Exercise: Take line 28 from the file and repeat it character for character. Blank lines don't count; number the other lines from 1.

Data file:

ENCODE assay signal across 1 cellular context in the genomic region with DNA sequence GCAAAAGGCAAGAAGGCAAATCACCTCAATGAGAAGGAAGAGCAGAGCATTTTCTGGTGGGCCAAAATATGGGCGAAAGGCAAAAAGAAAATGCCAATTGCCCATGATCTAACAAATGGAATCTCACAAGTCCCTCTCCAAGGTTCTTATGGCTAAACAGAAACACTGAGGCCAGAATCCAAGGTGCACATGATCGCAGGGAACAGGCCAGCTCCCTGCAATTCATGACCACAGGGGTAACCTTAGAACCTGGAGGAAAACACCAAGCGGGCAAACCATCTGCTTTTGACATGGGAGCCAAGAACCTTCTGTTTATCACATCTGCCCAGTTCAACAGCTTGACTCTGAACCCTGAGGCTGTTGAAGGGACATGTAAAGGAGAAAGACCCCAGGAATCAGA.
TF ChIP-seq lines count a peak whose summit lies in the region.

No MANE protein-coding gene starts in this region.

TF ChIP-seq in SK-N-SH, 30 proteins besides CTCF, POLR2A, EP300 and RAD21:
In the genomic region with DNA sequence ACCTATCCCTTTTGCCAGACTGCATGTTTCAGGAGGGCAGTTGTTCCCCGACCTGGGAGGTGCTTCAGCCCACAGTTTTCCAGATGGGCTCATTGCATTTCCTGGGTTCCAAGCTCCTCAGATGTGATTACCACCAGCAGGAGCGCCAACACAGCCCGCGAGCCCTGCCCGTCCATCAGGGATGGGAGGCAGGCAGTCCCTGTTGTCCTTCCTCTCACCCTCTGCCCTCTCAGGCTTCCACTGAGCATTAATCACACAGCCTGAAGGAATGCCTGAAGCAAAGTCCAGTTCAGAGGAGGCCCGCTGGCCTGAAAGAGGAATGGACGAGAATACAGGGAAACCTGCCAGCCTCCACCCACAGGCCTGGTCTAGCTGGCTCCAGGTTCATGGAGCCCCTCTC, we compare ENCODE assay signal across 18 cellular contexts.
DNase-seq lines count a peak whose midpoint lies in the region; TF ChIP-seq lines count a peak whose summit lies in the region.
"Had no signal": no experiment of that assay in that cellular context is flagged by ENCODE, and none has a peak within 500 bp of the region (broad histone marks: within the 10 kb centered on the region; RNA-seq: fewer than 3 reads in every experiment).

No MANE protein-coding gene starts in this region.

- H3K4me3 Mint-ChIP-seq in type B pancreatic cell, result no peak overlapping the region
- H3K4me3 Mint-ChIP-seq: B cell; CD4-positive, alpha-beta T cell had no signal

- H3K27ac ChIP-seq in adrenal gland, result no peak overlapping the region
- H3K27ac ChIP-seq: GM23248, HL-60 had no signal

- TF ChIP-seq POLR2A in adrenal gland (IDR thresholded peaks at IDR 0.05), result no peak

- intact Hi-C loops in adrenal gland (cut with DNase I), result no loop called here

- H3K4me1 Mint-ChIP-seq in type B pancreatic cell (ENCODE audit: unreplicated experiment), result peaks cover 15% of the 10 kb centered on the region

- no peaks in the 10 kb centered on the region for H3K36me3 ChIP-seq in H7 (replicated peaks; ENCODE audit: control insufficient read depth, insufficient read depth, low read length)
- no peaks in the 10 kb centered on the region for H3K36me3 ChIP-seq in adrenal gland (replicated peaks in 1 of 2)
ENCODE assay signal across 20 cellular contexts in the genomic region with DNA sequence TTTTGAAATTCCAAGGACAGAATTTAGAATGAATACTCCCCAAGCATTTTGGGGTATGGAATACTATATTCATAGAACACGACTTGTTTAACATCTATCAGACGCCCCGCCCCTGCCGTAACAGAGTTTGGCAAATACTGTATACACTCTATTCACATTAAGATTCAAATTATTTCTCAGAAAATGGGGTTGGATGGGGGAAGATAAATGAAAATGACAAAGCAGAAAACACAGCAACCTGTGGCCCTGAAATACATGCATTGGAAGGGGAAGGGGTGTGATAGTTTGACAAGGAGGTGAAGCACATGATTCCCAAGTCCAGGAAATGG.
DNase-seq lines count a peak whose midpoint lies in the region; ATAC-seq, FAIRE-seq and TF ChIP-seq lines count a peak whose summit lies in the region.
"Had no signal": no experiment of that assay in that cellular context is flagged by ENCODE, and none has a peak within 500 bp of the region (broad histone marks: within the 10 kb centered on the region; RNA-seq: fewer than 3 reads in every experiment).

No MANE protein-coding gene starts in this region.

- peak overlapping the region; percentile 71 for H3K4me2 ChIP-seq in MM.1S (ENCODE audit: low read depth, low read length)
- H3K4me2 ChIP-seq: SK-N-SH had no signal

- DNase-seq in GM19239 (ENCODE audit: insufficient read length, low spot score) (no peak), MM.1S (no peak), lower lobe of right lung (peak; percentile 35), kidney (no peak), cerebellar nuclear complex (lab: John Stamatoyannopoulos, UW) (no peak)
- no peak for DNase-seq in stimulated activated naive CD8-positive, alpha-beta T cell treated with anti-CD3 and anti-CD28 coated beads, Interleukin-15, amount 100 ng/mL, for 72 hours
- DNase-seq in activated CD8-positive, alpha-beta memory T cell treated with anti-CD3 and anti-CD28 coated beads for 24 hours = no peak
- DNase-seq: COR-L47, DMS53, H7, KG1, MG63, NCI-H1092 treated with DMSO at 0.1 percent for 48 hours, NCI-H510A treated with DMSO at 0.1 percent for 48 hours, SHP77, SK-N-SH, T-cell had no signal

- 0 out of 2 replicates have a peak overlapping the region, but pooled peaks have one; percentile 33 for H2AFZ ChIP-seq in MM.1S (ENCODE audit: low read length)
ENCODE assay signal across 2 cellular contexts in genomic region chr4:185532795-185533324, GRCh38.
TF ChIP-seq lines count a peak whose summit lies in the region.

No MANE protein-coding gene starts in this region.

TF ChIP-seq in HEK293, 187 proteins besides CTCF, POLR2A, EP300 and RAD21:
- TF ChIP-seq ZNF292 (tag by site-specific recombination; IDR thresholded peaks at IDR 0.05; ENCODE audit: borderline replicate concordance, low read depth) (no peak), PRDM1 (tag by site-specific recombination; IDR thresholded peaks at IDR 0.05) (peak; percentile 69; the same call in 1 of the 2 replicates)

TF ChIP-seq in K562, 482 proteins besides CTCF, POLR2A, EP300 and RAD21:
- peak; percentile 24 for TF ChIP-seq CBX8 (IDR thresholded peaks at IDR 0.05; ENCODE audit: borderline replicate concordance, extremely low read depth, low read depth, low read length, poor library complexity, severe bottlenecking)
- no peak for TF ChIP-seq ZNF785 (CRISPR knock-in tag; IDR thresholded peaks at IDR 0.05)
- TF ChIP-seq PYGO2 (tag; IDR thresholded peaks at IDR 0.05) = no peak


- 0 out of 2 replicates have a peak overlapping the region, but pooled peaks have one; percentile 33 for H2AFZ ChIP-seq in MM.1S (ENCODE audit: low read length)